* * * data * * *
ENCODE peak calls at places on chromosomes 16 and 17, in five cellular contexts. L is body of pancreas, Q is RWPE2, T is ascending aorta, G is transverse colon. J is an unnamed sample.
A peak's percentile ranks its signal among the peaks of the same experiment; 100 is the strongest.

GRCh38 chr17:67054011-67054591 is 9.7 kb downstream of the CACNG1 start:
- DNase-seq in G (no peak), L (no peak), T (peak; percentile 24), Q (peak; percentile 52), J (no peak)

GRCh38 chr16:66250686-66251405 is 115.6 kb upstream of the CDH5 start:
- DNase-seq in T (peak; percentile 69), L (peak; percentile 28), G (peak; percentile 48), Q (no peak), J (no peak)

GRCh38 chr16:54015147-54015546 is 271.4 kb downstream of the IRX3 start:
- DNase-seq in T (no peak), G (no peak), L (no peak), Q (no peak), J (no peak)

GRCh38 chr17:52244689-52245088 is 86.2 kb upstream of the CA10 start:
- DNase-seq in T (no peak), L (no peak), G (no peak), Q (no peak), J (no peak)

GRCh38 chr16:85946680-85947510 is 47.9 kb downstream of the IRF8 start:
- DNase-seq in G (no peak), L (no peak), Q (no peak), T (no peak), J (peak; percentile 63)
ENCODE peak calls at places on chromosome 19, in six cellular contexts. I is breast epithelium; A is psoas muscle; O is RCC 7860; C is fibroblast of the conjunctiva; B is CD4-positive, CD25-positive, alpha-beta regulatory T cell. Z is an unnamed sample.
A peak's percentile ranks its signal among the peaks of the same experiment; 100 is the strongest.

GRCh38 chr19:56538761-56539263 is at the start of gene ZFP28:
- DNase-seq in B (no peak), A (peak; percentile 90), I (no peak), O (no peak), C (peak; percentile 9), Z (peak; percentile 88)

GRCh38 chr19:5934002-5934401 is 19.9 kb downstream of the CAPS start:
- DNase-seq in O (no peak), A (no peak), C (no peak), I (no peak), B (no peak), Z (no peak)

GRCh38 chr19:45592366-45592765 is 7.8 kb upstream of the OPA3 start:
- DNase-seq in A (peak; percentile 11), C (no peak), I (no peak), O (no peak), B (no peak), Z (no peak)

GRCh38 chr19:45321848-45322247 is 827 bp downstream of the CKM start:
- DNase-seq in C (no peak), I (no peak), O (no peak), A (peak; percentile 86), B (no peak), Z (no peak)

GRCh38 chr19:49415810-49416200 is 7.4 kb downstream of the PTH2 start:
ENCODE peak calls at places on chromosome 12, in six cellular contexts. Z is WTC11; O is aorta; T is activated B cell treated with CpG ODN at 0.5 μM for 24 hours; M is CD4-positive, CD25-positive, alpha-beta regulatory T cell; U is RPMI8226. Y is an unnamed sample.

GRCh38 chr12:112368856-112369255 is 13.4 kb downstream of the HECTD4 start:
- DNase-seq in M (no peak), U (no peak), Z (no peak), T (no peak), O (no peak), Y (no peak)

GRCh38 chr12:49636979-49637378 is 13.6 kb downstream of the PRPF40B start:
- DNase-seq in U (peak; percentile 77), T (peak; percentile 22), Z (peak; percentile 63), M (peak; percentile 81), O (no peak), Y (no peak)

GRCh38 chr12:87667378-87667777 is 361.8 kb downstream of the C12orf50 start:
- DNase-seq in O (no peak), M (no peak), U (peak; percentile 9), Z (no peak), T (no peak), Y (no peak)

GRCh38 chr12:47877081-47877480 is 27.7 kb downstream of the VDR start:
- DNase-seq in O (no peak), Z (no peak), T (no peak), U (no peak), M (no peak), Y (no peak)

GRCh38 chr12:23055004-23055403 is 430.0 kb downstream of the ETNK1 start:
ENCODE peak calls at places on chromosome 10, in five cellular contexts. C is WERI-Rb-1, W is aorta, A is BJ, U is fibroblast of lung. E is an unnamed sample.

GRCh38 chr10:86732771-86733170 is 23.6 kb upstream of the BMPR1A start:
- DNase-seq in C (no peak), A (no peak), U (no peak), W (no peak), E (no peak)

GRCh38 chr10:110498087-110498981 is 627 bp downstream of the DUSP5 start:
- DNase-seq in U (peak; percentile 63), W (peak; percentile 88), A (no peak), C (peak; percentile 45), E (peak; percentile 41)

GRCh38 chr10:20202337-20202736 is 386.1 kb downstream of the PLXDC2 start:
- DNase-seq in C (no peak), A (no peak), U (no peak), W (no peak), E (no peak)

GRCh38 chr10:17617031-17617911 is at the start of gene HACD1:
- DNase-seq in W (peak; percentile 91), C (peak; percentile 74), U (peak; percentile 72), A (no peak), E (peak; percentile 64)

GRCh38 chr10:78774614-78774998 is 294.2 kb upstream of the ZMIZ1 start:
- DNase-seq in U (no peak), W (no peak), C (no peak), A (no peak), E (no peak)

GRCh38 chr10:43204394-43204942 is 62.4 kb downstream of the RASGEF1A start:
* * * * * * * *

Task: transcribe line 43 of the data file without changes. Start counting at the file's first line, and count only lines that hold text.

GRCh38 chr10:78774614-78774998 is 294.2 kb upstream of the ZMIZ1 start: